People who believe in God and those who don’t often find each other incomprehensible. Even worse, they tend to think the worst of each other. The believers fear for the salvation of the unbelievers, while the non-believers often secretly – or not so secretly – suspect believers of superstition, insecurity, and fear.
There is no possible final irrefutable proof either that there is, or isn’t, a God. How, then, do we reach the conclusions which so many of us hold with such convictions? This post is an attempt to look at a rational justification for either conclusion.
A Believer’s Argument
Many people who believe in God do so because we are here. However far back one pushes the chain of events, there is always the question: What or who caused that first event to happen? How did the universe come into existence in the first place? Even if you say “the big bang caused it,” one still is faced with the question “what caused the big bang?” or “where did that infintessimal dot of energy that exploded into our universe come from?”
David Hume argued that events have causes. Carried to its logical end point, this position leads many people to the conclusion that there must be a First Cause. For believers, that First Cause is God.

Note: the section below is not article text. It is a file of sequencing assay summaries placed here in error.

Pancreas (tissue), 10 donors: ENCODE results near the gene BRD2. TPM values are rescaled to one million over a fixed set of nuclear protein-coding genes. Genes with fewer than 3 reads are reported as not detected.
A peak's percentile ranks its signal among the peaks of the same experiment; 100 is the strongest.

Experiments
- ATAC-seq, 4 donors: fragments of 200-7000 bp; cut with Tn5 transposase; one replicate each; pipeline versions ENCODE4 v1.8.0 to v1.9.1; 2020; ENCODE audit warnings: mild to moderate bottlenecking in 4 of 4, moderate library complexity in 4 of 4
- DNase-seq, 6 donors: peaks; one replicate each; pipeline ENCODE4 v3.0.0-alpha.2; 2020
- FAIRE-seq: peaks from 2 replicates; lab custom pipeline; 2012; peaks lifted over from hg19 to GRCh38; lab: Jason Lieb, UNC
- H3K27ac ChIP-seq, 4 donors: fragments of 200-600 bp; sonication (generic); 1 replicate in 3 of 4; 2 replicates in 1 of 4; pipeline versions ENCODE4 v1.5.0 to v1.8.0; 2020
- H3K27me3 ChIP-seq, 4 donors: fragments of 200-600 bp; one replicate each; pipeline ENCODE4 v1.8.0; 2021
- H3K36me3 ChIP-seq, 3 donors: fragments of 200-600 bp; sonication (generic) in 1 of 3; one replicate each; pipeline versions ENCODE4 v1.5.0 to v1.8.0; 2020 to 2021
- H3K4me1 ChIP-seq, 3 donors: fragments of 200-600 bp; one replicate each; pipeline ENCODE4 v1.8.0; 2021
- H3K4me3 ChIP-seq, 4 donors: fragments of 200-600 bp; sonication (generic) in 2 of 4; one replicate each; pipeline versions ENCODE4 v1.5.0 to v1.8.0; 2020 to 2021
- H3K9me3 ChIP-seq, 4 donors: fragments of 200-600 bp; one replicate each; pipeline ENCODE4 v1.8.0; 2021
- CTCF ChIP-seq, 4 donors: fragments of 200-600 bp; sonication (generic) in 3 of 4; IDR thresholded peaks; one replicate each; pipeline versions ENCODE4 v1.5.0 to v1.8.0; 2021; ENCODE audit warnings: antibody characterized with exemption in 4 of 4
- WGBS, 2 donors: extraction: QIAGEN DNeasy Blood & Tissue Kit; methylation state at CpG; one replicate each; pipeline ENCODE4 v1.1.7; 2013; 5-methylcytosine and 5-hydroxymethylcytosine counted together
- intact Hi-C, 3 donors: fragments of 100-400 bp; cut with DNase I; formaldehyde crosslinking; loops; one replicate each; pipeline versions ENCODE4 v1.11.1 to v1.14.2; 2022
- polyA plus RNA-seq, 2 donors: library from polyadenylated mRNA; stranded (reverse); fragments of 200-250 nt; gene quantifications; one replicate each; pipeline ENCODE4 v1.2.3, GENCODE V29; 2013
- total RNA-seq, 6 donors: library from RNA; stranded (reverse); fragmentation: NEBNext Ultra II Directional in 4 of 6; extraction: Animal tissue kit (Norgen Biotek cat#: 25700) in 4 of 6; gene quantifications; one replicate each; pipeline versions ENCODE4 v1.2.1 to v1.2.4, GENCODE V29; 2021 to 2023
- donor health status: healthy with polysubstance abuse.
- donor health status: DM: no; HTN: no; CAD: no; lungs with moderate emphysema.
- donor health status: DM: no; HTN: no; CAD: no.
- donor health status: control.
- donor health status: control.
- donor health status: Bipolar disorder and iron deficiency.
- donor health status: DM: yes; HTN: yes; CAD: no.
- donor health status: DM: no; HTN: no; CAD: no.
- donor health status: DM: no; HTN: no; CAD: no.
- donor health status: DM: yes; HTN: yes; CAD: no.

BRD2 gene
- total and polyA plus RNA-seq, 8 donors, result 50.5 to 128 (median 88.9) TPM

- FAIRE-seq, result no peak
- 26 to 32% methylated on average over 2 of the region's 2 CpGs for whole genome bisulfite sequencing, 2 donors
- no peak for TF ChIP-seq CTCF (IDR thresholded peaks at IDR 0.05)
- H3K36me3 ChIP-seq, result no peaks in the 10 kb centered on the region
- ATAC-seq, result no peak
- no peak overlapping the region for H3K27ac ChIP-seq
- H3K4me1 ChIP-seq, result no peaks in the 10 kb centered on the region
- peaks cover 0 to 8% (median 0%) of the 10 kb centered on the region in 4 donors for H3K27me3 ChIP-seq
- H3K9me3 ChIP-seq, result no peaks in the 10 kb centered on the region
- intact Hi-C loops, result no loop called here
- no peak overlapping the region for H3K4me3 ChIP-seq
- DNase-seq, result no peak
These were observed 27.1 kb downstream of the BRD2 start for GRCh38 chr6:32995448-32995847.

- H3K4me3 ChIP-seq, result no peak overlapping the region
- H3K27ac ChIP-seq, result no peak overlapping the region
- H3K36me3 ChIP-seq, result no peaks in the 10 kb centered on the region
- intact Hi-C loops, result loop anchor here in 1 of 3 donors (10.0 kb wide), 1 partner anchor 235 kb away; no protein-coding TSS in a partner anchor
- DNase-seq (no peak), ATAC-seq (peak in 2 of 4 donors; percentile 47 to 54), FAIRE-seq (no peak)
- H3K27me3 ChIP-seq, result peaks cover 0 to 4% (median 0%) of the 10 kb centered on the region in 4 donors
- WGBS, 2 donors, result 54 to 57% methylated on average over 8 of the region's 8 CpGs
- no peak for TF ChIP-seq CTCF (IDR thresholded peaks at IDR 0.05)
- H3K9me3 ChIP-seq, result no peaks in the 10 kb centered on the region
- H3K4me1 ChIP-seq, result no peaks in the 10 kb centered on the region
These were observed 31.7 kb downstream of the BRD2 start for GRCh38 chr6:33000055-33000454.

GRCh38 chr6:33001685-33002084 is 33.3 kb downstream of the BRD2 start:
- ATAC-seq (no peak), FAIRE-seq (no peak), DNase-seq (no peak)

This doesn’t seem to me to be a wildly fanatic or illogical, neurotic, fear-induced conclusion. In fact, it seems quite rational. If it is, why then are there so many equally rational people who do not believe in God?
A Non-believer’s Argument
Many non-believers think that answering questions to which we don’t yet have an answer with “it must be God” does not have an historically very good record. All sort of events and phenomenon which have been inexplicable in the past and so held up as proof of God’s existence are well understood now as natural occurences that do not require the direct intervention by God. Volcanoes and tsunamis, the rising and setting sun, the complexity of the human eye, a win on the lottery, or a lucky escape from an accident or illness have for centuries been alternately blamed on God or been a reason to offer prayers of gratitude. But for many these events seem perfectly natural, often based on coincidence or chance, but not on God.
What, though, about that First Cause? What started it all in the first place? Non-believers don’t answer this question with a being they call God. God, for the believer, is eternal, infinite, beyond complete human understanding. Why not, asks the non-believer, simply say it is the universe which is eternal, potentially infinite, beyond complete human understanding?
As far as the rational arguments go, it seems to me we can’t sling the epithet of irrational at either position. Certainty, for those who possess it, seems to come from a different source.